A Prodigal daughter never returns home
She may enter its walls after her respite,
but is always a guest
to the ghost of her mother’s daughter
The mother does not draw near
As Demeter would not kiss the
Pomegranate-stained hands of Persephone
For her lips would bear the same color as if
She too ate the fruit
Had she been a son,
Her father would wrap his mantle around her
and cut up the soft belly of a calf
not yet scarred and webbed by sinew,
for now the house sits safely on his shoulders.
A Prodigal daughter’s lot, however,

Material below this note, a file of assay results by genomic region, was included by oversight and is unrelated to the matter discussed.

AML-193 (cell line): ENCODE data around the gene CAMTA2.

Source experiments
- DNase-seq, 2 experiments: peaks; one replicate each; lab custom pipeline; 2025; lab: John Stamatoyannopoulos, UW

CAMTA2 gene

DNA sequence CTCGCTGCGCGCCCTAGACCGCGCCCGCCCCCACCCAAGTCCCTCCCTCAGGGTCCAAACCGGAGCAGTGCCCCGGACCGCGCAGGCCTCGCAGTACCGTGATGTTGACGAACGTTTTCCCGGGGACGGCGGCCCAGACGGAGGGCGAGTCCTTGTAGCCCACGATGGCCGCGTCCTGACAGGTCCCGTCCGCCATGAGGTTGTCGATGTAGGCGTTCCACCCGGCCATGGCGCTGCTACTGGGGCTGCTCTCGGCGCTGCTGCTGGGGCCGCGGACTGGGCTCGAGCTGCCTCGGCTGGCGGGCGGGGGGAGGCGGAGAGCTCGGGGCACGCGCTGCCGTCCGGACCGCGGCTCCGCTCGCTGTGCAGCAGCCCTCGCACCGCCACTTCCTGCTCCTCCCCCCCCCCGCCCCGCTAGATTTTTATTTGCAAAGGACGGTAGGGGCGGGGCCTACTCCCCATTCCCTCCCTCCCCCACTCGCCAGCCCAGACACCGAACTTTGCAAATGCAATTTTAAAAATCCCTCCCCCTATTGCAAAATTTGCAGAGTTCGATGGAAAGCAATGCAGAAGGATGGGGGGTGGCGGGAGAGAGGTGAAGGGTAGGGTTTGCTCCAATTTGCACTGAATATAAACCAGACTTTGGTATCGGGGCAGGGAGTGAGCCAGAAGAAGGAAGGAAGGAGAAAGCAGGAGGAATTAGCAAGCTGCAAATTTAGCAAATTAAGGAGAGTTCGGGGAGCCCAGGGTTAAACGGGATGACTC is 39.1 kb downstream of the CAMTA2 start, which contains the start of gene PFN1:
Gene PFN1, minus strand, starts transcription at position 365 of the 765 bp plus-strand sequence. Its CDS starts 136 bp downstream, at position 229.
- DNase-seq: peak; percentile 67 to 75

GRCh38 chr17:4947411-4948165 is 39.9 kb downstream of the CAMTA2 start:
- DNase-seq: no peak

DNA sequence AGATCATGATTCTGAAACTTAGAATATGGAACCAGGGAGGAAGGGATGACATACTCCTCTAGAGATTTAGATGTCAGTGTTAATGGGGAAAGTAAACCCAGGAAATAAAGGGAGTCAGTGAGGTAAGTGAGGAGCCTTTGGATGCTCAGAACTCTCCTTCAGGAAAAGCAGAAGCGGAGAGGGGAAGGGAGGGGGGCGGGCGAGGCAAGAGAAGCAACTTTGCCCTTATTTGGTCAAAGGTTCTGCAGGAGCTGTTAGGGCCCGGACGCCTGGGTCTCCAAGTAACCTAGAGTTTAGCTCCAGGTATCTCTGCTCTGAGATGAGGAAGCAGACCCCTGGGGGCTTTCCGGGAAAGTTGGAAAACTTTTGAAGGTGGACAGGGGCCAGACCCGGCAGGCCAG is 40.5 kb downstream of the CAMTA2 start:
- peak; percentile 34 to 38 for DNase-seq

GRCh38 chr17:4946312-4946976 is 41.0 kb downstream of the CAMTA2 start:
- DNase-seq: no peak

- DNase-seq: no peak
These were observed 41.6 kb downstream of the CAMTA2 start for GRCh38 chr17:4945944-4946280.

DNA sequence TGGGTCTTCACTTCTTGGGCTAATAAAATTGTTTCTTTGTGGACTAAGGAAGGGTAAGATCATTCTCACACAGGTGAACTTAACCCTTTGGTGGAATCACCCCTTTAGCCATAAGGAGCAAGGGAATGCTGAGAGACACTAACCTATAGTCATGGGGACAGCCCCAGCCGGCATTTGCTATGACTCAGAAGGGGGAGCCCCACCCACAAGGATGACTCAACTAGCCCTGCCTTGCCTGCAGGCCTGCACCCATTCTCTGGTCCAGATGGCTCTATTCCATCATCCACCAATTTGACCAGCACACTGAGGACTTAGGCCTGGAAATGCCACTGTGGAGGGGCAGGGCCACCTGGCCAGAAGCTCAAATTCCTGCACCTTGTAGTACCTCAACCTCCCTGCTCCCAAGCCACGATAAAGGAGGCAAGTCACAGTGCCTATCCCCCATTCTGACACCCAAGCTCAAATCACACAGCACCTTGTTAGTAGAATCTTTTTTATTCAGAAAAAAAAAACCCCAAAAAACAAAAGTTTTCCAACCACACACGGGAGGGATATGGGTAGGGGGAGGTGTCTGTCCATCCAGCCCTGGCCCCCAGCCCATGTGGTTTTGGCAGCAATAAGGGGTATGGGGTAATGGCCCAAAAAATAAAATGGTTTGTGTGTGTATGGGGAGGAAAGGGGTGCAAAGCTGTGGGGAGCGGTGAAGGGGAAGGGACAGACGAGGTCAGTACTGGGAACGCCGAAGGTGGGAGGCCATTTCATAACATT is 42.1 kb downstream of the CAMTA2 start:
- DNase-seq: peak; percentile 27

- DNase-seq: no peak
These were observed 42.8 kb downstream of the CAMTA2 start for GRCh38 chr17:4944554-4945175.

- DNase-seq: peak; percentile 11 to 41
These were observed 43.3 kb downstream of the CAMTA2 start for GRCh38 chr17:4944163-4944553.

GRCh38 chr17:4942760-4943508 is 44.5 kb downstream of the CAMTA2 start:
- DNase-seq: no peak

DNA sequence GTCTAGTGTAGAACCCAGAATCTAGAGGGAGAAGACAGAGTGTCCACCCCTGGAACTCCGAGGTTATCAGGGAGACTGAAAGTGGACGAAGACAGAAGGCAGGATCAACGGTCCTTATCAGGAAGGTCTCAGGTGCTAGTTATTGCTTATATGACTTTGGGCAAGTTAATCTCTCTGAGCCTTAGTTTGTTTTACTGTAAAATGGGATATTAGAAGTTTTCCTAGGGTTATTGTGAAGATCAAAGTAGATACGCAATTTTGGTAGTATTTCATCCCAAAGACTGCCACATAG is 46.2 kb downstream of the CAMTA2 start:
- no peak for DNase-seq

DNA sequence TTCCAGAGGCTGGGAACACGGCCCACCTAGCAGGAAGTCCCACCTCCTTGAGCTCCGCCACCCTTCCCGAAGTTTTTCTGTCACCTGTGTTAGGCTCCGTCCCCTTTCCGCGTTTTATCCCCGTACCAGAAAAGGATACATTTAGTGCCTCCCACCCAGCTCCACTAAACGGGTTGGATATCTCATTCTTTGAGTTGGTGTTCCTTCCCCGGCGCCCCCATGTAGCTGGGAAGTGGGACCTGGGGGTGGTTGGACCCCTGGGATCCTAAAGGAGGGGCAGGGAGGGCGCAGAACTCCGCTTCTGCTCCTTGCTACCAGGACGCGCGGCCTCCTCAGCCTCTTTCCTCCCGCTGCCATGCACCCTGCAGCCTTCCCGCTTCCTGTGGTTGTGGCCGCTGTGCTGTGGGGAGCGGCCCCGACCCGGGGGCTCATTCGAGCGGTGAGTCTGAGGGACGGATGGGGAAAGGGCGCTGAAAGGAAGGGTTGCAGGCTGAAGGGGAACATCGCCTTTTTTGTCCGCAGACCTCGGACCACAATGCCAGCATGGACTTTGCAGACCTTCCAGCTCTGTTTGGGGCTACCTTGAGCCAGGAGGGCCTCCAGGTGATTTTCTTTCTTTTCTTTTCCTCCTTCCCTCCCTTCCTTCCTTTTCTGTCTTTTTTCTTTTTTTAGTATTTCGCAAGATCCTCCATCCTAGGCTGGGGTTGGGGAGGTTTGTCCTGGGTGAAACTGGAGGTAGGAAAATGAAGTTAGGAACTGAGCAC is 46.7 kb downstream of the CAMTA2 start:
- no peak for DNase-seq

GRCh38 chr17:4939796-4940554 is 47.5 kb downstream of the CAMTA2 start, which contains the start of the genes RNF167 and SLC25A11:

is not her mother’s swollen wheat fields
or orchards filled with fruits that glisten like jewels
but barren, cold earth vanquished by famine
and starved trees eaten by pestilence
left behind by her absent hand.
Even if Demeter does not give absolution
for Persephone’s scarlet sin,
She is torn between the tomb of the upper world
and her trousseau in the underworld.
Thus, a winter of separation will give way
to a spring of boundless homecomings.